Minority cautions government on 'ballooning' national debt
The Minority in Parliament has accused the government of increasing Ghana's debt burden and using the money on consumption instead of capital expenditure or infrastructure development.
Speaking at a press conference in Accra Thursday, the Minority Spokesperson on Finance, Mr Cassiel Ato Forson, said the government met a debt of GHc120 billion and added GH¢80 billion bringing the total debt to GH¢200 billion.
"You can do all the propaganda about the cosmetic fiscal deficit numbers, but republic debt will show your smoothness level", he said.
Flanked by the Deputy Minority Leader, Mr James Avedzi, and a member of the Finance Committee of Parliament, Mr Fifi Kwetey, Mr Forson, who is the Ranking Member on the Finance Committee, said the Minority Caucus in Parliament had noted the latest report of the Monetary Policy Committee of the Bank of Ghana and taken notice of the current national debt which stood at almost GH¢ 200 billion as of the end of the first quarter of 2019.
"The GH¢ 200 billion national debt represents an increase of about GH¢ 80 billion in the last two and half years alone by President Akufo-Addo and has raised the debt to gross domestic product (GDP) ratio from 56 per cent in 2016 to almost 58 per cent", he said.
Mr Forson said the New Patriotic Party (NPP) in opposition had promised not to borrow and indicated that the NPP in government had
benefited from a 25 per cent bonus or increase in GDP due to the rebasing exercise.
Again, he said the government inherited two additional oil fields (Sankofa and TEN) that had almost tripled output and at an average 60 per cent price increase.
Mr Forson said at current exchange rate levels, borrowing alone had given President Akufo-Addo a staggering $16 billion over the period.
He said the figure did not include the GH¢ 5.7 billion borrowed under the ESLA Bonds last year.
Mr Forson said as reported by Bloomberg last week, Ghana current public debt was the highest in four years and made Ghana one of the countries with the greatest debt distress risks in the world.
Surprisingly, he said, "this is a government that has benefited more in terms of oil revenues received since 2017".
Mr Forson said the Minority Caucus was deeply concerned about the reckless borrowing of the NPP government and demanded accountability.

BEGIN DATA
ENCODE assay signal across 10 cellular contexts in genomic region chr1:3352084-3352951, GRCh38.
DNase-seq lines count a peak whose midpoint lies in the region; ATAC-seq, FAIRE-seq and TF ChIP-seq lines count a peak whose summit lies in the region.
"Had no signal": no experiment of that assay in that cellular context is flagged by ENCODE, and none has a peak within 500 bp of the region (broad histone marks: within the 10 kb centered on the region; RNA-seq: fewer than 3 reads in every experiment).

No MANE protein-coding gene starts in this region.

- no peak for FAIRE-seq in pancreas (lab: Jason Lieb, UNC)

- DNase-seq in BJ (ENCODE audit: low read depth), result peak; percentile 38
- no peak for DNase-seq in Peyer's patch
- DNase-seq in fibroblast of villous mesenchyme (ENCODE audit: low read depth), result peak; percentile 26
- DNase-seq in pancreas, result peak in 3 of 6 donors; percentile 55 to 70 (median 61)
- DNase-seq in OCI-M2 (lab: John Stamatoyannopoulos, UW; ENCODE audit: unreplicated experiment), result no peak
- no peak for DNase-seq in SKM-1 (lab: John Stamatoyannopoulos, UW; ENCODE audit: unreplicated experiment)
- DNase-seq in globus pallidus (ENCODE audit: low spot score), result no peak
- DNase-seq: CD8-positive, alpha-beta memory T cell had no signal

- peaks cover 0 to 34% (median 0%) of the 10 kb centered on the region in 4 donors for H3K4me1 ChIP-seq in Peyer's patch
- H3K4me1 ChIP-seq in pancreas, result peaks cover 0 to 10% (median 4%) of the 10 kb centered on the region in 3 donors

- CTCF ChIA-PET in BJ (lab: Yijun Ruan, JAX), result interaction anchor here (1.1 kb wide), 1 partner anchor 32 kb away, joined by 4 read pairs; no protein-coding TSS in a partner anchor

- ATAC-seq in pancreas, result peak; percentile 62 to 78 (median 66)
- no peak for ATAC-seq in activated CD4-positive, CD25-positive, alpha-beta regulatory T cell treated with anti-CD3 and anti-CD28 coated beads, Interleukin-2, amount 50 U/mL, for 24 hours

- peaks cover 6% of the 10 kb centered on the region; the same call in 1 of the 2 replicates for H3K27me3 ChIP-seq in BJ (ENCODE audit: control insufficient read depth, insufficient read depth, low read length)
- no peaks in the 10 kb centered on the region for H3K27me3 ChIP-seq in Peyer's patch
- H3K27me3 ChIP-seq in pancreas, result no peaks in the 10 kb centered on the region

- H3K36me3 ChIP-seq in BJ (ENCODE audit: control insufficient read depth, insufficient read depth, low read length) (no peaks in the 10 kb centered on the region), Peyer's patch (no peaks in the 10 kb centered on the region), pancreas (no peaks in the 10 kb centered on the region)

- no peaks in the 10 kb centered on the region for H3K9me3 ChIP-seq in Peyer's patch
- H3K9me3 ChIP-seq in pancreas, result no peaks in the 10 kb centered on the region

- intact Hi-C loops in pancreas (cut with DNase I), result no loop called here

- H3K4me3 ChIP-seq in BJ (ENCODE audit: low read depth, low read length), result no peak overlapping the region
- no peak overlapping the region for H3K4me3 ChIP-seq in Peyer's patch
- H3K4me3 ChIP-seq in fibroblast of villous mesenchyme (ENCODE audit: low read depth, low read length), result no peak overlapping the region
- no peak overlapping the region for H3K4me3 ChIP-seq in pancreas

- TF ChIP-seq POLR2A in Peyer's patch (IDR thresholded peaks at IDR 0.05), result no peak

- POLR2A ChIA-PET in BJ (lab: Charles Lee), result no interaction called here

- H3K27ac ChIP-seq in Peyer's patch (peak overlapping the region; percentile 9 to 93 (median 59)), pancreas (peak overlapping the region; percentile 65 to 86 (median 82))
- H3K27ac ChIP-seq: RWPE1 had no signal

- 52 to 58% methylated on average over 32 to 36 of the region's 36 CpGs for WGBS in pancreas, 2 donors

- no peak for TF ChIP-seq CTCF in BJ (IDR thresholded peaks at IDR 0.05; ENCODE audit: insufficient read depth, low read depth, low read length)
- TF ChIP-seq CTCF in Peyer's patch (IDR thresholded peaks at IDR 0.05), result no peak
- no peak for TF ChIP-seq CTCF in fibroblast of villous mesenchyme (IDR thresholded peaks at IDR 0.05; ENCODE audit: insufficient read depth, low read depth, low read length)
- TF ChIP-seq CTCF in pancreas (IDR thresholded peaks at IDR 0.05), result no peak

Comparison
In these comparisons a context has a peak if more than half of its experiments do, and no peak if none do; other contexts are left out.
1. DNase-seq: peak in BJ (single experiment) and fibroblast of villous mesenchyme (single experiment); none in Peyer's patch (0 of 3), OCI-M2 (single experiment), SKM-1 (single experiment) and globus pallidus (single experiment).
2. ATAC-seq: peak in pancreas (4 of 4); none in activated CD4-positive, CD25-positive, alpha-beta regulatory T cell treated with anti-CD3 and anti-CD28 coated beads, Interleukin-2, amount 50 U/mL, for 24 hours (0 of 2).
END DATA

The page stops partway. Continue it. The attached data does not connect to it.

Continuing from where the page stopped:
"This extent of borrowing marks a betrayal of the trust reposed in the President after he and his then Vice-Presidential candidate promised in opposition not to borrow because according to them, we had all the resources needed to finance our development.
"Not only has the President’s insatiable appetite for borrowing exposed that promise as hollow, it also shows that he and his team do not possess the competence they claimed to have to generate domestic revenue to finance the national budget.
"It is even more worrying that despite this unprecedented level of borrowing, President Akufo-Addo does not have any significant capital investments to show unlike his predecessor, President Mahama, who invested borrowed funds in major capital investments across all sectors of the economy from education, health, housing, roads, railways, energy, communications, aviation, transport among others", he said.
Spending on consumption
Mr Forson said almost all major projects that were currently ongoing were those for which funding was secured under President Mahama or had begun under him.
He said President Akufo-Addo's inability to show any tangible outcomes for the excessive borrowing raises serious concerns about the prudence of his borrowing decisions.
Mr Forson recalled that in opposition then-candidate Nana Akufo-Addo and his Running Mate, Dr Mahamudu Bawumia, claimed that the then NDC government was spending on consumption and that they could not see what was being done with the funds.
"We note that in addition to this heavy borrowing, President Akufo Addo had had more money at his disposal than all other governments and should have done far more than is being done currently.
Mr Forson said the total oil revenue that had been received between 2017 and 2018 and was expected to be received in 2019 currently stood at GH¢12,328,703.024.81.
"An analysis of the budget statements presented since 2017, shows that tax revenue alone has brought in about GH¢ 113.4 billion ($ 21.4 billion at current exchange rate) in the last two and half years.
"In addition to this, GH¢ 3,779,523,324.42 ($713.03 million) has been received in the form of grants since 2017 - by a government that projects an end to foreign assistance, obviously as a slogan. Put together, President Akufo-Addo has had over GH¢ 200 billion and yet is unable to point to anything of significance since coming to power.
"Government’s issuance calendar for the second quarter of this year shows that another GH¢ 12.1 billion will be borrowed with a net amount of GH¢ 566 million being added to the debt stock by end of June. Our estimation, based on this trend, is that the public debt will rise to about GH¢ 250 billion in a year by this time. This is an addition of about GHS 130 billion", he said.
Mr Forson said the current spate of borrowing threatened to erode the fiscal space provided by the rebasing of the economy started in 2016 and which was concluded in September 2018.